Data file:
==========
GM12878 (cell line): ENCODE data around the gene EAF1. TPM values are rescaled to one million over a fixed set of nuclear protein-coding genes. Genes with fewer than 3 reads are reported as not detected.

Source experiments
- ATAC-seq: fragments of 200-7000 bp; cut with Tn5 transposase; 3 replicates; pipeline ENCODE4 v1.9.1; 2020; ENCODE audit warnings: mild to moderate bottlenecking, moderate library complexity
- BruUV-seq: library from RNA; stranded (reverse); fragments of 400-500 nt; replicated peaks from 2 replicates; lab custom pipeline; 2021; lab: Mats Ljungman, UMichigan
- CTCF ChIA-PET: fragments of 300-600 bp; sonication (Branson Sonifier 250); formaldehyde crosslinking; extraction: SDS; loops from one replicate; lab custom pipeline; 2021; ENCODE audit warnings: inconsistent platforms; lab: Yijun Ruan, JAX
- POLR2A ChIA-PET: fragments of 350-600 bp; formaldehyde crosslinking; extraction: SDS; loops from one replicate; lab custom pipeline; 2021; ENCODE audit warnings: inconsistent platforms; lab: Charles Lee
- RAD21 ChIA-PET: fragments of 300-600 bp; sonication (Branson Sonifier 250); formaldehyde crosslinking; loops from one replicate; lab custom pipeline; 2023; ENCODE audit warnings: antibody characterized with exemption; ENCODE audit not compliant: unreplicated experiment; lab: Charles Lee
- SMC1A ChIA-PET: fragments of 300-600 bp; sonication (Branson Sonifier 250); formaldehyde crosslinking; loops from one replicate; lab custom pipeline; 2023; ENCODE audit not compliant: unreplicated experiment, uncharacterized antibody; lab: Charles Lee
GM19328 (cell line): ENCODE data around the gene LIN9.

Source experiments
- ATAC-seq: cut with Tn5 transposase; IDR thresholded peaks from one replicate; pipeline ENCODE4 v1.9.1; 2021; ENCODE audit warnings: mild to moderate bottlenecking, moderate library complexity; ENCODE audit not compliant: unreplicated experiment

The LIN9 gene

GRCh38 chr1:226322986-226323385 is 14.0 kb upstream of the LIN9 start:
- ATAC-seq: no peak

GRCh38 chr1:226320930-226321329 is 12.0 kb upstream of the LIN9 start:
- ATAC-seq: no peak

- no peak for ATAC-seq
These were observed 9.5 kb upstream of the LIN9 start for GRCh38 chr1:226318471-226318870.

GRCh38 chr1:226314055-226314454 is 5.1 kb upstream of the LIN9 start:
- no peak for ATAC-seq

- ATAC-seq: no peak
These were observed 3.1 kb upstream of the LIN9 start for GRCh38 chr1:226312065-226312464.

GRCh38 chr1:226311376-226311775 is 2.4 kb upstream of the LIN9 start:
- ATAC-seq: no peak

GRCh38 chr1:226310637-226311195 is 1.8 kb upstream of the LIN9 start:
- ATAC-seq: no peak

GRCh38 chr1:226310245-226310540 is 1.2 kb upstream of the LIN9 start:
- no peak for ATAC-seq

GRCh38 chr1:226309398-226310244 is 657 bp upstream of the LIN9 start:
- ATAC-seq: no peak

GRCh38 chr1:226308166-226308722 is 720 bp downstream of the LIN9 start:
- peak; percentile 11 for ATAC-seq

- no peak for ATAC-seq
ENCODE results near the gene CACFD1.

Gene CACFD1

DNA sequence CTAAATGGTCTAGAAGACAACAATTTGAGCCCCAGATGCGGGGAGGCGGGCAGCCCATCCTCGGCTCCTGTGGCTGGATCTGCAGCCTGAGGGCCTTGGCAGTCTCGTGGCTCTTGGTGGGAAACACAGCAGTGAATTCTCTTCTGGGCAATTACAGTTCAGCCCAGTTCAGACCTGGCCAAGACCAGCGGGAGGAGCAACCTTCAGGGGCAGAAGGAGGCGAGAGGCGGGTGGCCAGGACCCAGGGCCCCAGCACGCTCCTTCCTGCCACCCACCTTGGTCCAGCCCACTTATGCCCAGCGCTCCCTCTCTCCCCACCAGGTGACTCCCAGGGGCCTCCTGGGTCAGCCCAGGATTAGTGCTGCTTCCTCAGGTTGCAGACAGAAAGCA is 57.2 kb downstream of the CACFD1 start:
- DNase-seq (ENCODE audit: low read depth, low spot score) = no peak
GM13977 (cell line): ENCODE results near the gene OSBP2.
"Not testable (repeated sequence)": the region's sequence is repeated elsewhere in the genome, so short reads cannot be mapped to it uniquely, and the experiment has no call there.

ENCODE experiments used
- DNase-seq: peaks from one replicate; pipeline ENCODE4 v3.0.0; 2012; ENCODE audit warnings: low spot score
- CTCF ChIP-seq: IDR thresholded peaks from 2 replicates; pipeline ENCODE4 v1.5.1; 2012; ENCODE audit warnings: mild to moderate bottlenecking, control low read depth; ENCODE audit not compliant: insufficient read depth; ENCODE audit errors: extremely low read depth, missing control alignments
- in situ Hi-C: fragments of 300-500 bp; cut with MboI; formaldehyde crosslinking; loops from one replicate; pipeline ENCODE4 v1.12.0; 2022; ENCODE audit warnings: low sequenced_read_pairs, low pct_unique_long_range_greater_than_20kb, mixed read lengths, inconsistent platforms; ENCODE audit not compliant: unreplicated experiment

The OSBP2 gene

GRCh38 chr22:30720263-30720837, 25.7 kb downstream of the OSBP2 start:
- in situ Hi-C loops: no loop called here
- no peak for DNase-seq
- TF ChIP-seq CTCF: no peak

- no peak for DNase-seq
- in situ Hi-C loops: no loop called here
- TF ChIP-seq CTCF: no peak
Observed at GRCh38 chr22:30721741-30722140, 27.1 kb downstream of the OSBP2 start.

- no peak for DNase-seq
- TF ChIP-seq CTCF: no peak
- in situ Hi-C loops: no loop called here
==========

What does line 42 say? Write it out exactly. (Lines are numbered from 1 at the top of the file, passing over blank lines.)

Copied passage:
- CTCF ChIP-seq: IDR thresholded peaks from 2 replicates; pipeline ENCODE4 v1.5.1; 2012; ENCODE audit warnings: mild to moderate bottlenecking, control low read depth; ENCODE audit not compliant: insufficient read depth; ENCODE audit errors: extremely low read depth, missing control alignments